Gold Prices rose to a 5-session high above $1200 an ounce early Friday, showing a week-on-week gain for US, Euro and Japanese investors but holding unchanged against Sterling and Swiss Francs.
Government bonds edged lower as Silver Bullion held flat and crude oil slipped back through Thursday's 11-week high of $79 per barrel.
Yesterday's 2% gain on Wall Street – plus a strong rise in Asian stocks – failed to spur more than a 0.3% rise in European equities, as investors and traders awaited the "stress test" results on 91 regional banks.
"The correlations for Gold Prices are all over the place at the moment," says Phil Smith at Reuters Technical in Beijing, "and it is actually high-positive with the US Dollar – which is not normal.
"Breakdowns in 'normal' correlations generally point to a switch in the attitude to risk, and gold seems to be undergoing a rethink by some investors after its huge rally over the past years."
Undertaken by what the Associated Press calls the "the little-known" Committee of European Banking Supervisors (CEBS) here in London, "the release of bank stress-test results is unlikely to be the silver bullet that guarantees a rapid normalization of the financial system," says UniCredit's chief economist, Marco Annunziata, "given the recalcitrant and rather secretive way in which it has been prepared."
Rumors in the European press saw Greece's Atebank drop 4% of its value this morning, while Madrid's El Pais said Spain's "caja" savings banks were likely to fail.
"The ratio of Tier I capital, reserves and preferred stocks that an institution must hold to survive the stress test's assumed risks comfortably is 6%," says the paper, "although the legal requirement is 4% minimum."
A survey by Goldman Sachs of 376 professional investors and analysts said today that 10 of the 91 European banks tested may "fail", and so need to raise fresh capital from shareholders.
On the economic front today, Germany's Ifo business sentiment index came in sharply ahead of expectations, as did the UK's latest GDP data, showing 1.1% growth between April and July – the fastest pace in four years.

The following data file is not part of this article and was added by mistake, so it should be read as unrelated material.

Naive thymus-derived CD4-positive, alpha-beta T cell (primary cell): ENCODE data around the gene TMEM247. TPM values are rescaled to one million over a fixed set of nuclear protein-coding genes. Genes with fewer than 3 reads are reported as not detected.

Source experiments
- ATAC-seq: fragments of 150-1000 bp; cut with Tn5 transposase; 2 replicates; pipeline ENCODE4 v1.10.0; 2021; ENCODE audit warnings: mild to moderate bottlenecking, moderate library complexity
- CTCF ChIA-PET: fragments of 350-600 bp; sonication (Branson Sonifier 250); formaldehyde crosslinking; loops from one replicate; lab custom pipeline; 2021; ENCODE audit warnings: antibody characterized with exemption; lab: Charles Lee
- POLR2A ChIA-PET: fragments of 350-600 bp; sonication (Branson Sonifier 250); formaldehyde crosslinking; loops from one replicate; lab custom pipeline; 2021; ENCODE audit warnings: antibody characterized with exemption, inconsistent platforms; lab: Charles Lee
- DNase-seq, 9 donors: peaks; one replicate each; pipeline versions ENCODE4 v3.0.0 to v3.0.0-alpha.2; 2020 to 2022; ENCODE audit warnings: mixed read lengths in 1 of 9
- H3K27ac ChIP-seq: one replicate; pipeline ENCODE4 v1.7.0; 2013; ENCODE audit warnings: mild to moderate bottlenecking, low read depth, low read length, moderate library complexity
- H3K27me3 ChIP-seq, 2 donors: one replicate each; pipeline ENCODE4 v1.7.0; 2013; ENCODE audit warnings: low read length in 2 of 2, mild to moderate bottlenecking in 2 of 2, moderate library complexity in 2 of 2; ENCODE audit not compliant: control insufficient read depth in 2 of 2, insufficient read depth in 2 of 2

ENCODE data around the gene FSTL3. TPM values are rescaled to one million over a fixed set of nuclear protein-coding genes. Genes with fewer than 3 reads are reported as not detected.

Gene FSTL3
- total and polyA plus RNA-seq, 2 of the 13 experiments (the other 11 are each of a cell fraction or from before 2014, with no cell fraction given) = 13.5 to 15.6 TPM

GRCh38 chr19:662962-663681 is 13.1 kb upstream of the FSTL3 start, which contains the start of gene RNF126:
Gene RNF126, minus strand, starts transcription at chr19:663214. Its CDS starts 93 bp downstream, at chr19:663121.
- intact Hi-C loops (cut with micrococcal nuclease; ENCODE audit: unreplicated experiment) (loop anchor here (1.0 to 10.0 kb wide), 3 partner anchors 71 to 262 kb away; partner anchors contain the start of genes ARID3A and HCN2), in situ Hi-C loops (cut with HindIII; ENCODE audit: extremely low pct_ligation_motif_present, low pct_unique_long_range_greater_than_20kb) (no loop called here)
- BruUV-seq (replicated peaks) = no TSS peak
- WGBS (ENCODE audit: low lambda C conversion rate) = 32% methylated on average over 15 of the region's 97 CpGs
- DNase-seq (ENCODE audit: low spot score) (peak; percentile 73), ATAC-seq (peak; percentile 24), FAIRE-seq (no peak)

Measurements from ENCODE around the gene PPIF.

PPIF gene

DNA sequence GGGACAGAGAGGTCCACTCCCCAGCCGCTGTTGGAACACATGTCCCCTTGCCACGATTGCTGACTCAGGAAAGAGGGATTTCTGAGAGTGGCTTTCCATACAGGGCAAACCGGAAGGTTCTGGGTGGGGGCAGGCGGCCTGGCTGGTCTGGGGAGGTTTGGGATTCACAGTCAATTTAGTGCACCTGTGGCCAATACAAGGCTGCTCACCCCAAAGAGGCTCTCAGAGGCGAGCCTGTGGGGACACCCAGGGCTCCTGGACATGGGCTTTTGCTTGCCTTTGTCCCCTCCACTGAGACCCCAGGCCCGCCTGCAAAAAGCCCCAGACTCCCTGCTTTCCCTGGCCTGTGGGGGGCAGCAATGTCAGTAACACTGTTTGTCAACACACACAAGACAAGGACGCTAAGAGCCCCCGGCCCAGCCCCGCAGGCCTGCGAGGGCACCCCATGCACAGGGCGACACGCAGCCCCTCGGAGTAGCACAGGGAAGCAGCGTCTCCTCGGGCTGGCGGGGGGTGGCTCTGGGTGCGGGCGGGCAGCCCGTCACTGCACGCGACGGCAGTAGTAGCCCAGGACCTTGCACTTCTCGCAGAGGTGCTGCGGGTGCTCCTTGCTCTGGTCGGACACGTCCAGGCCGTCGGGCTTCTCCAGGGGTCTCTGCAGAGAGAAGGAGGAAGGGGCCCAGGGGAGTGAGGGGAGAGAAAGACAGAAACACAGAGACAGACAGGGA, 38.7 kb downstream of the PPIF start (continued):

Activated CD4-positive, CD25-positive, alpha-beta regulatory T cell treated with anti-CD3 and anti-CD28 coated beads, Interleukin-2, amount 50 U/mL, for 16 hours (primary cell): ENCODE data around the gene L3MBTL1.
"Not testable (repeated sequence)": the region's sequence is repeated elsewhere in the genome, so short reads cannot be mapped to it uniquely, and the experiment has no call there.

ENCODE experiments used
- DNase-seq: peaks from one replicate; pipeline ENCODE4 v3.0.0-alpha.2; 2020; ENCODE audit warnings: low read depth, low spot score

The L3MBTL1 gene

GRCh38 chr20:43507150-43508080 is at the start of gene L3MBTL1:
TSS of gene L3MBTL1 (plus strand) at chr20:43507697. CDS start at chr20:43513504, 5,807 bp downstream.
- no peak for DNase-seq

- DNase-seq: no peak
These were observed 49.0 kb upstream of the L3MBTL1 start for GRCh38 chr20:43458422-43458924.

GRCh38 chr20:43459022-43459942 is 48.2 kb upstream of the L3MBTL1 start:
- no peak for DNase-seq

Both the Pound and the Euro jumped in London trade, nearing Monday's 11-week highs against the Dollar and driving the Gold Price down to £775 and €925 per ounce respectively.
"There is little doubt that the need to implement a credible medium-term fiscal consolidation strategy is valid for all countries now," writes European Central Bank chief Jean-Claude Trichet in today's Financial Times, concluding the newspaper's week of 'Austerity vs. Stimulus' debate.
"The ECB will contribute to consolidate a confident economic environment by ensuring price stability...Sound public finances are [also] a decisive component of economic stability and sustainable global growth."
Across in Washington on Thursday, however, "In the short term I would believe that we ought to maintain a reasonable degree of fiscal support, stimulus for the economy," said US Federal Reserve chairman Ben Bernanke to the House Financial Services Committee.
The current bull market in Gold Bullion and other precious metals "is the direct result of the evident profligacy of governments the world over," says John Browne, senior market strategist at asset-management group Euro Pacific Capital.
"Spendthrift politicians in Washington, London, and Tokyo, have caused people to lose faith in paper currencies."
"Spiraling deficits, ballooning government debts and risk of eventual monetization" are all supporting Gold Prices, agrees BMO Global Commodities strategist Bart Melek, quoted today at MineWeb.
"The expectation that the Fed, the ECB and other central banks will largely be on hold well into 2011 are additional factors that are likely to keep investors Buying Gold and willing to pay a premium for the insurance properties the metal offers."
"We believe that US interest rates will remain low for much longer," wrote Walter de Wet at commercial and bullion bank Standard Bank yesterday.
Citing the Taylor Rule – which suggests interest rates "by balancing the Fed's two major targets, inflation and unemployment" – the Fed will keep rates at zero until "at least 2012," reckons the Standard Bank team, and "low rates in the medium term are bullish for gold, despite our view that inflation will remain low.
"Confidence in the strength of emerging-market currencies [also] indicates that risk appetite for precious metals may remain firm."
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